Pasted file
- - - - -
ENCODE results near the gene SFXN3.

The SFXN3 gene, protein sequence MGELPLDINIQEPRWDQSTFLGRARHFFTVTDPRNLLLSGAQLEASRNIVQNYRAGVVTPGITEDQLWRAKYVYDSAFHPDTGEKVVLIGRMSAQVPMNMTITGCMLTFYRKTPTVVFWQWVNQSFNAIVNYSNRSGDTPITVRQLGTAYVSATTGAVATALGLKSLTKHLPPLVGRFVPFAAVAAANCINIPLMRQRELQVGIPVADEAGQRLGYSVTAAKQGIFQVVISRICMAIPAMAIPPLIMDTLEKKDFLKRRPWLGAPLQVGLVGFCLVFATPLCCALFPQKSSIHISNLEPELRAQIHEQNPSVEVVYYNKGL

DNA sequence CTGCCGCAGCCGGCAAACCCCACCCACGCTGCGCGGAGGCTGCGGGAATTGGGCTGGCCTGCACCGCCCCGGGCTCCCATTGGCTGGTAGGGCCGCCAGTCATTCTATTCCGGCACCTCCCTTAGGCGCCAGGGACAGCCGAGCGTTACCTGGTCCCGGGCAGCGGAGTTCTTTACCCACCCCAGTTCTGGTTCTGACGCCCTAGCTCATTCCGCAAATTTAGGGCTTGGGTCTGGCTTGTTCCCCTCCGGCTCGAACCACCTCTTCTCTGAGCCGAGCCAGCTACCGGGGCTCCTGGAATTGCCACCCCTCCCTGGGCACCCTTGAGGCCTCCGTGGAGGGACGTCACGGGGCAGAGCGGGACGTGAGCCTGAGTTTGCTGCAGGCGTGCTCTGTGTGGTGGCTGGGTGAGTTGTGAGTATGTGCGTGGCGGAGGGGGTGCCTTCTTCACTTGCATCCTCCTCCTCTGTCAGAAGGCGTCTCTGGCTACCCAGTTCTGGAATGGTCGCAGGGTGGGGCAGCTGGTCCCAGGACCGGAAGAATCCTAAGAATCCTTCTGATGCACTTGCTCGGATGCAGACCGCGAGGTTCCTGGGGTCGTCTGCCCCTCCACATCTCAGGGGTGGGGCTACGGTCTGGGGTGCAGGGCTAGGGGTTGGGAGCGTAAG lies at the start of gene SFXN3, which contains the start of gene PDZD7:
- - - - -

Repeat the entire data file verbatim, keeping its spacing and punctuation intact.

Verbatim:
ENCODE results near the gene SFXN3.

The SFXN3 gene, protein sequence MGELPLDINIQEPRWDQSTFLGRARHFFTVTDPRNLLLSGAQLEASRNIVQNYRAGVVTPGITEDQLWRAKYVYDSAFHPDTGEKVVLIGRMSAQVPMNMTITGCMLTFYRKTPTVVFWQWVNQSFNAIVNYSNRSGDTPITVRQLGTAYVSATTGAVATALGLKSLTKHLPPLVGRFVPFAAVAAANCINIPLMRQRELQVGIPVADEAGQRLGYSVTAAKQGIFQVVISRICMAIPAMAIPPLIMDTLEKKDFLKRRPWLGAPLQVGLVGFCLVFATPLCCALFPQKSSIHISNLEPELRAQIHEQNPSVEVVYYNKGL

DNA sequence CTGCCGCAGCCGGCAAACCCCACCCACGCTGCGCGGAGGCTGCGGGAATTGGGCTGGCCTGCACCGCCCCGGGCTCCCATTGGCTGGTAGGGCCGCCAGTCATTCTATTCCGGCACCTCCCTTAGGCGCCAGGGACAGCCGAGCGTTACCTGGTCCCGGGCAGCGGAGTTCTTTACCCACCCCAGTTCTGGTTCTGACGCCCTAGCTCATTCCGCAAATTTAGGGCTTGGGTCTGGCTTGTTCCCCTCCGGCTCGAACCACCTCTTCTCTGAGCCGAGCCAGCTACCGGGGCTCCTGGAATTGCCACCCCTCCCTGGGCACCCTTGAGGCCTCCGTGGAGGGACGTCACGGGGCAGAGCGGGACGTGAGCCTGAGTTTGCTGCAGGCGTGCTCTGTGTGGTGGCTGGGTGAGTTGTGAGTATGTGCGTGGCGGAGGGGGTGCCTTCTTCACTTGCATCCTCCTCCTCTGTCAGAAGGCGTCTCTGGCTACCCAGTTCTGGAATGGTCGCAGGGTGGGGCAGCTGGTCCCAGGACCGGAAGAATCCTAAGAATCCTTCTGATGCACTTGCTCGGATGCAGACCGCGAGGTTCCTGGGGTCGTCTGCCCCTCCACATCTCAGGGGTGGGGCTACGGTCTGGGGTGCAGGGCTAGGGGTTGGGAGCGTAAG lies at the start of gene SFXN3, which contains the start of gene PDZD7: